Sunday, December 15, 2013
Often people will ask how I learned photography. While I certainly did my share of reading books and practicing with the camera in areas around my home, I believe I learned the most from attending photography workshops. I know I've been to more than 15, and even though I'm fairly accomplished, I still attend them and still learn something new each time.
An ideal format for a workshop is for an established photographer to lead a group in a scenic area where the typical day consists of sunrise and sunset shoots, lecture or critique time, and time for participants to develop images from the workshop. There has to be some scenery to photograph both for inspirational and practical purposes, so most workshops are somewhere especially beautiful and are timed to occur during a season where that location is even more photogenic. The leader accompanies the group members into the field and shares his/her knowledge of optimal locations for shooting in that area. The leader makes himself available for questions and assists the participants as they are composing and capturing images. Most workshop leaders have either a set of lectures with photographic examples to present or will have Q&A sessions. It's very common towards the end of the trip to have a session where each participant presents several images taken during the workshop. While this gives the leader the option to critique the images, it gives the other participants a chance to see how other people viewed the location and created images. Since digital photography is very dependent on imaging software skills, participants often bring laptops and develop their images in a common workroom under the guidance of the lead photographer.
Workshops are beneficial for all levels of photographers. Certainly beginners can learn all aspects of photography in this situation, but even advanced photographers benefit. If the workshop is in an unfamiliar area, you won't waste time trying to figure out when and where to be during the best light of the day. Sometimes a workshop is the only way to access a sensitive area or private land. There's safety in numbers for workshops that occur in wilder areas and there is the opportunity for camaraderie and creative synergy with people who share an interest but often have a different viewpoint. One of my favorite aspects of a photo workshop is to see the compositions from people who were often shooting right next to me but saw something completely different.
The image of a bobcat is from a workshop I just returned from given by Rikk Flohr in the South Dakota Badlands. I'm essentially a landscape photographer but was interested in the possibility of incorporating animals into my landscape images. I've been to the badlands in the past, but until this workshop with Rikk and the other lead photographer Laurie Hernandez I didn't realize the variety of wildlife living in the park or where to find them. One of my favorite photography workshop leaders is Andy Cook who melds the right balance of knowledge, personality, and energy into a workshop that's both educational and really fun.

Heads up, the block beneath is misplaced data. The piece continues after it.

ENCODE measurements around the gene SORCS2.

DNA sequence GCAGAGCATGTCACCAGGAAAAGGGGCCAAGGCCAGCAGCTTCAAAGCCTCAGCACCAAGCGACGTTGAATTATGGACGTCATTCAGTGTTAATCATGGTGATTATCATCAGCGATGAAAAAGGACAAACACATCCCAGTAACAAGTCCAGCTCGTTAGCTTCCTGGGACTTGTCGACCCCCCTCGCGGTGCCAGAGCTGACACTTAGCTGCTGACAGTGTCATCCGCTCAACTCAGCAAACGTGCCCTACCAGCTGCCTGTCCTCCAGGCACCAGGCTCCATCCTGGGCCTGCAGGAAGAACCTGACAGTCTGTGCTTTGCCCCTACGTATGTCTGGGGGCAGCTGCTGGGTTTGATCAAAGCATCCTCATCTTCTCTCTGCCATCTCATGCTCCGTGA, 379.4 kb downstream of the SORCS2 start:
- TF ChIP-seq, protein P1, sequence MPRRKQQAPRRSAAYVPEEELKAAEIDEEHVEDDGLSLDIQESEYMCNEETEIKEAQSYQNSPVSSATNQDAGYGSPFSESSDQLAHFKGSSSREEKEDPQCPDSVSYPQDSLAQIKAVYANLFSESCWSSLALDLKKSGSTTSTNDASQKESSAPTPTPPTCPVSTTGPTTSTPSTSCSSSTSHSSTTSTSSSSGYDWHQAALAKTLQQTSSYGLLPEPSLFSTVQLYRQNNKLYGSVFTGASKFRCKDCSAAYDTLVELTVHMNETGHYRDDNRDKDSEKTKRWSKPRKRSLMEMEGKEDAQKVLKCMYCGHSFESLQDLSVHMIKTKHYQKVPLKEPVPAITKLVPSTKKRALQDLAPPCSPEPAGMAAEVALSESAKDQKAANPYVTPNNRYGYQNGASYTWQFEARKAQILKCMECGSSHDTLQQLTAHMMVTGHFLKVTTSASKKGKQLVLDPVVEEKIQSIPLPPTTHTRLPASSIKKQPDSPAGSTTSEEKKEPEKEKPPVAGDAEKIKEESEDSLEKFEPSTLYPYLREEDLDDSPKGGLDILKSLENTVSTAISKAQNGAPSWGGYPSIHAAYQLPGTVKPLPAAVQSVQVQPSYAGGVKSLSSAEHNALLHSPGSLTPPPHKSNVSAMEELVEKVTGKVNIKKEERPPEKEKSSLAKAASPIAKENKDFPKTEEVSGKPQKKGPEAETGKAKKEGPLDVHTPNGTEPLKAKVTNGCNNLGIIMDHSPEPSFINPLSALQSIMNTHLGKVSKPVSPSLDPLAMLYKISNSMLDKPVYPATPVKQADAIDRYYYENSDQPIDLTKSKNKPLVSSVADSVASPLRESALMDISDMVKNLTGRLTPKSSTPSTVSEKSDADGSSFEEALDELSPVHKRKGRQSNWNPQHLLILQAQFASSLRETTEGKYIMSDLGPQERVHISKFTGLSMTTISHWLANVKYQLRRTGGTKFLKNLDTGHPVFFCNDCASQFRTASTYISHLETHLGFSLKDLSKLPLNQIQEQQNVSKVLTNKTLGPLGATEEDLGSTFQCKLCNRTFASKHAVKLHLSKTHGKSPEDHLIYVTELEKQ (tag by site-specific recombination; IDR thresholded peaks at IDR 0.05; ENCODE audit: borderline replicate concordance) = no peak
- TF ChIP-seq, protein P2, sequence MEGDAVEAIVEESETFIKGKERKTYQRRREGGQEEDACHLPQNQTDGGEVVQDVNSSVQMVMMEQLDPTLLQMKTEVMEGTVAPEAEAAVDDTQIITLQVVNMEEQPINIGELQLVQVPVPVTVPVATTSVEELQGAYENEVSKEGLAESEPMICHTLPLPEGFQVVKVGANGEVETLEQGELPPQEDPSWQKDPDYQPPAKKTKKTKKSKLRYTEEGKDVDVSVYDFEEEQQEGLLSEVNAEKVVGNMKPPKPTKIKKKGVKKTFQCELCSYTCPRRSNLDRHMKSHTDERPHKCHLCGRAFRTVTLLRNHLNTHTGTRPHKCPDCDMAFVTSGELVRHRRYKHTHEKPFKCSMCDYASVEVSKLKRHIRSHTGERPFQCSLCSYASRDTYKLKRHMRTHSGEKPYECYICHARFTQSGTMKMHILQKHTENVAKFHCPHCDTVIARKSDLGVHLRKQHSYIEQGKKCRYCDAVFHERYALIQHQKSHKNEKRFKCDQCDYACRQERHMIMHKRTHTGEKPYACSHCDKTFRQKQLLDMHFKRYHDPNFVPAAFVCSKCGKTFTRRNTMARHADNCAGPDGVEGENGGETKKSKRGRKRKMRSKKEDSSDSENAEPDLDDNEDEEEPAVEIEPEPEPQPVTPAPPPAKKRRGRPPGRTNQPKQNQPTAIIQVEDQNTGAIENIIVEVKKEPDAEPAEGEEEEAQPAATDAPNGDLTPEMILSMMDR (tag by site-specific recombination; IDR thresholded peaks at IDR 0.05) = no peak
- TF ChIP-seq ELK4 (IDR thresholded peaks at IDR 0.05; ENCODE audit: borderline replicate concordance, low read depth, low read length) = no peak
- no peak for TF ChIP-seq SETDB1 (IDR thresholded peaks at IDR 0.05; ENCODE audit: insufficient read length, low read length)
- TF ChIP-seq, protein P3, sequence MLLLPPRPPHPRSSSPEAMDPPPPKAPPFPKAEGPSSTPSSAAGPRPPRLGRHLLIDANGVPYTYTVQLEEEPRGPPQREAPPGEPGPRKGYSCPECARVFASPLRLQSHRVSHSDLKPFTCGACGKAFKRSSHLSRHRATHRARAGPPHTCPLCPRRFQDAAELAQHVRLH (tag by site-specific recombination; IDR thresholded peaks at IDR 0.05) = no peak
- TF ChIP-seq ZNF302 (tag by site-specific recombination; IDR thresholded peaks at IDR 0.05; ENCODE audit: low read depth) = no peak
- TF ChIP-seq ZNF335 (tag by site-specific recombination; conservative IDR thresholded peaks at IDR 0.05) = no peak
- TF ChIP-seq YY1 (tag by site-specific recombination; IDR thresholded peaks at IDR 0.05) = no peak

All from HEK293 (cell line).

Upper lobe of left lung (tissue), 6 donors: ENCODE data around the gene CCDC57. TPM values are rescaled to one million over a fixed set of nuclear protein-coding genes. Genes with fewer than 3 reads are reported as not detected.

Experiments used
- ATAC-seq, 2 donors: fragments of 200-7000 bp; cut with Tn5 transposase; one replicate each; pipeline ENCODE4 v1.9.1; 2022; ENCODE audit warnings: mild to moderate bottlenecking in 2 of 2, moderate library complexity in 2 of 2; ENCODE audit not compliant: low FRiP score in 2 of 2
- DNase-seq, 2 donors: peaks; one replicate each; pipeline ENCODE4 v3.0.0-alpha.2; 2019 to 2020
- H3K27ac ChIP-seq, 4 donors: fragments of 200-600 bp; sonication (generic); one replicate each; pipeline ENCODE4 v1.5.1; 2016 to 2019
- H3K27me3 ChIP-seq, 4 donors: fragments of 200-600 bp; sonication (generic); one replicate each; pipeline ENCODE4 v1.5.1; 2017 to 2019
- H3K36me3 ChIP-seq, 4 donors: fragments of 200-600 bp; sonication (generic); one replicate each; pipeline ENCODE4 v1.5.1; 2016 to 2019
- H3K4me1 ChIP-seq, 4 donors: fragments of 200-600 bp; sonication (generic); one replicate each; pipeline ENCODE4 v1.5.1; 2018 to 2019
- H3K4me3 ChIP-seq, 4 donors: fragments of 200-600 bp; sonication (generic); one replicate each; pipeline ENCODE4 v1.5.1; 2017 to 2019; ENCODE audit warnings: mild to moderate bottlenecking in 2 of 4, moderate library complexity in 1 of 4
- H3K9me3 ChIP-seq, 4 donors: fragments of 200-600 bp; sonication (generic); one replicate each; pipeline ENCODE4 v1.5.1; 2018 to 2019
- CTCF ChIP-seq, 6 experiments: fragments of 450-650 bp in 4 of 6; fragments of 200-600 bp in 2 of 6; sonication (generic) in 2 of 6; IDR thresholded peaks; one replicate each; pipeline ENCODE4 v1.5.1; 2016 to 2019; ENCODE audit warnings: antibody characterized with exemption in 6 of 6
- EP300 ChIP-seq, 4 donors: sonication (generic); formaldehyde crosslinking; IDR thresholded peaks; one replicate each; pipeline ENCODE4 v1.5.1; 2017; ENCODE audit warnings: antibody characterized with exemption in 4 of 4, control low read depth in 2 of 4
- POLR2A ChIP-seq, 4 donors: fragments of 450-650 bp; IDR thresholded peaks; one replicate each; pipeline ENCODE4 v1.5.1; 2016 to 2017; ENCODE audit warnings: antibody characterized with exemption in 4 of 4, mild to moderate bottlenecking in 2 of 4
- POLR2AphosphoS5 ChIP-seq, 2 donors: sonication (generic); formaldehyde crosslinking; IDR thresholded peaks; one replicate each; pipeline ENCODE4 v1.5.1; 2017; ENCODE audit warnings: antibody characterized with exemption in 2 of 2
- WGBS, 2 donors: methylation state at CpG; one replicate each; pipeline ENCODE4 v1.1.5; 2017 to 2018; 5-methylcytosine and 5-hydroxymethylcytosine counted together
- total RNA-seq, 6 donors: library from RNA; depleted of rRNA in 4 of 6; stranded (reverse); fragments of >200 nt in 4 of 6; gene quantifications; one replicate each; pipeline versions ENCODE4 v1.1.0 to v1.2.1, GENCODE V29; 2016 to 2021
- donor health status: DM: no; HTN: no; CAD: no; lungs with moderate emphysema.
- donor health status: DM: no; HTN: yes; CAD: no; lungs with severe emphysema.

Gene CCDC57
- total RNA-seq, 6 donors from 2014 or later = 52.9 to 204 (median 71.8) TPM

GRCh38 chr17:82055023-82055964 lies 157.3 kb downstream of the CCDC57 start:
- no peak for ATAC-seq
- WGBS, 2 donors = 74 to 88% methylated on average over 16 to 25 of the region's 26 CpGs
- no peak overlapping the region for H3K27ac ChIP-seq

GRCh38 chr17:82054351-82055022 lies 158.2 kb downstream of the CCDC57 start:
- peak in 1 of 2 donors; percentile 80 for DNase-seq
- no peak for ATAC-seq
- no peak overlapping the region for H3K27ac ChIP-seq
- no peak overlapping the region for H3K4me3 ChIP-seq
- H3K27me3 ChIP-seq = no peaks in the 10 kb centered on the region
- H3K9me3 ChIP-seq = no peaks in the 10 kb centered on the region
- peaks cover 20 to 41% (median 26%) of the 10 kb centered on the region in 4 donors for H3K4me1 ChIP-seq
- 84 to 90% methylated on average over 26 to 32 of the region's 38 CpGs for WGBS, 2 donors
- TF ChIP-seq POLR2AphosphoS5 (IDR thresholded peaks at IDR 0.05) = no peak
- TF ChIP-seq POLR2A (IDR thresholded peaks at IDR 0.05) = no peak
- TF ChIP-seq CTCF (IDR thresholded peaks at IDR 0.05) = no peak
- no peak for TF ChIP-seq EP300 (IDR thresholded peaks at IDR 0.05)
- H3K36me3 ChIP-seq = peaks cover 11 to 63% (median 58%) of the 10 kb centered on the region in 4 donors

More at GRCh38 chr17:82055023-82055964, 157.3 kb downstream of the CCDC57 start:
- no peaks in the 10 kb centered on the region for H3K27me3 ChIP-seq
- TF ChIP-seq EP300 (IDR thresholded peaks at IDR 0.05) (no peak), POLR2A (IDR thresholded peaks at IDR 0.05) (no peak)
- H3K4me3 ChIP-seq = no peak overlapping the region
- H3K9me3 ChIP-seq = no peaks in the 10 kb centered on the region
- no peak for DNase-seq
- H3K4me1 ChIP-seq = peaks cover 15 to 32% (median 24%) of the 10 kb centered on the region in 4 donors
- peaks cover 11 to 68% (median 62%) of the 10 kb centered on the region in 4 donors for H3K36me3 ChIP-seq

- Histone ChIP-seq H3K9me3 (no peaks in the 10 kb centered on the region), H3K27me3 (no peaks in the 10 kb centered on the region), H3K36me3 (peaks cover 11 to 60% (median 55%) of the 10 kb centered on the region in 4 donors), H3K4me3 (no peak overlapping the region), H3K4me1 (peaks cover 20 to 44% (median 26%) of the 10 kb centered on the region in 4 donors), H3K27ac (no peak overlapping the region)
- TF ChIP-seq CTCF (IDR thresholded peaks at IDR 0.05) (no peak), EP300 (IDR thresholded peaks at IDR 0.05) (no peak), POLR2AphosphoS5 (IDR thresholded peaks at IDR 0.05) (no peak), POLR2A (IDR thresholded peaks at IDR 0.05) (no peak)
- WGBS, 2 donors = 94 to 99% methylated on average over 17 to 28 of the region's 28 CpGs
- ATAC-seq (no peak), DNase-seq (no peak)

For so many reasons, a photography workshop is a superb way to improve your skills. They make great Christmas presents too! (Chris, are you reading this?)
Sunday, December 1, 2013
Being that it's the tail end of the Thanksgiving weekend I was musing about things that have to do with photography for which I am thankful. A big category is jets, rental cars, on line reservations and all of the services that make modern travel so much easier than in the past (the TSA is not one of these) and permits you to get to photographically interesting places. The image above is from the Pacific coast of Costa Rica which took less than a day to reach from Toledo. It was taken with a mirrorless camera - small enough to carry without needing a chiropractor afterwards, fairly inconspicuous, high quality, and yet not so expensive that if I'd have dropped it overboard I would have been heartbroken. My Canon M is a great back up camera for trips that aren't designed as hard core dawn to dusk expeditions and is a reasonable primary camera when I'm accompanying the wife somewhere that's not supposed to be a photographic outing (Chris has already learned there's really no such thing!) Digital itself is another blessing. I've heard it said that a real photographer has to learn by shooting film first but I disagree. The instant feedback showing your mistakes makes a digital camera a far better learning tool. I do not miss the days of slide film when I would review my images from a photography workshop by placing a large trash can next to a light table, peering at slides through a viewing loop, and then pitching many of them into that trash can. It's been derided as "chimping" when you look at your images on the camera monitor right after capturing them, but the best way to learn is to set the viewscreen to show the image along with the RGB histogram and review as you go. HDR software is another plus. When it works, it's sure better than trying to put together a series of exposures by hand. However, I do often start with the HDR program but then blend that image by hand with one of the original images, usually the one with the best sky, because I find that HDR software often makes a mess out of the sky. Panoramic software gives you the chance to widen your opportunities for compositions (bad pun intended.) Seriously though, panoramic technique gives one the freedom of composition far beyond the traditional 2x3, 4x5 or square formats. My last thanks goes out to grocery stores everywhere as I don't have to spend time like the fisherman trying to capture food - I can capture images instead.